From All Saints
“Writing is the way I pray,” K.D. Miller told fellow CanLit author Lori McNulty in the National Post. “I frequently have doubts about my relationship with my religion and my church. But writing? Never.” Miller’s substitution of an artistic impulse for the act of religious devotion is appropriate for an age in which believers and non-believers seem increasingly polarized. Mainstream or moderate adherents to any organized religion are often treated with suspicion from both sides – atheists on the one hand and fanatics on the other. Religious leaders are frequently exposed as hypocrites and charlatans, and science has provided convincing solutions for many of the existential mysteries that humans once turned to the church to explain. Doubt in sacred matters seems practically inevitable, as does the desire to find something capable of filling the spiritual void left by institutional religion’s demotion in our postmodern world.
Literature, of course, has always maintained a relationship to the divine: from the Medieval mystery plays and Dante to Bunyon and Blake, Flannery O’Connor and William Peter Blatty. The Western canon is replete with writers honouring and grappling with notions of salvation, sin, and institutionalized faith. In All Saints, her collection of linked stories circling around the titular Anglican church, Miller simultaneously extends this tradition and subverts it, writing not out of a position of blind adherence to a set of dogmatic beliefs, but from a deeply humanist perspective that attempts to examine and comprehend human nature’s essential conflicts and drives.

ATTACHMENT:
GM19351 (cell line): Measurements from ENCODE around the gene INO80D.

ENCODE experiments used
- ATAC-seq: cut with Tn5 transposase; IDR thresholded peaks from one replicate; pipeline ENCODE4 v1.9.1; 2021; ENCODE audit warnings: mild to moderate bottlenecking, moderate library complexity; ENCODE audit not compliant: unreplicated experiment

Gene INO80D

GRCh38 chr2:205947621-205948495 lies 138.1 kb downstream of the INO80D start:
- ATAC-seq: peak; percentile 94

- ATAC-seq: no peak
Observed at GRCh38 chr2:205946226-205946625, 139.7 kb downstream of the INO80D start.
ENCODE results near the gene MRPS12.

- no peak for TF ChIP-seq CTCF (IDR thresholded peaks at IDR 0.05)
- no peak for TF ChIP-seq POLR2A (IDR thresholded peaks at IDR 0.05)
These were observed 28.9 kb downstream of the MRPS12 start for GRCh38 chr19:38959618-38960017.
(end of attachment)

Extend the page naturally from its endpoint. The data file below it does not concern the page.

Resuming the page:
There are two women at the centre of “Magnificat” – one old, one younger – each of whom is grasping for something ineffable in her life. Julia is an aging spinster who has reached the twilight of her years with only the church as a steady companion. Cathy has had no shortage of male suitors, though many of them resemble Owen, the gormless poet who lives in her apartment building and whom she expends an inordinate amount of time and energy trying to avoid. At the outset, these two women appear separately, in alternating sections, but their paths intersect as the story progresses, leading to a climactic scene in a park that lays bare the malaise at the core of each character.
Thematically, Miller’s story addresses the nexus of the sacred and the profane. Julia is a devout believer, who attends All Saints regularly – as a balm, we come to understand, for the lack of companionship and emptiness she suffers in the rest of her life. She is afflicted by “an old melancholy” born of a realization that youth and experience have passed her by. “I did not take unto me a husband” is the motto she adopts for herself: “She liked to think the phrase take unto me gave her an ironic edge, and did not made her solitary state look like a choice.”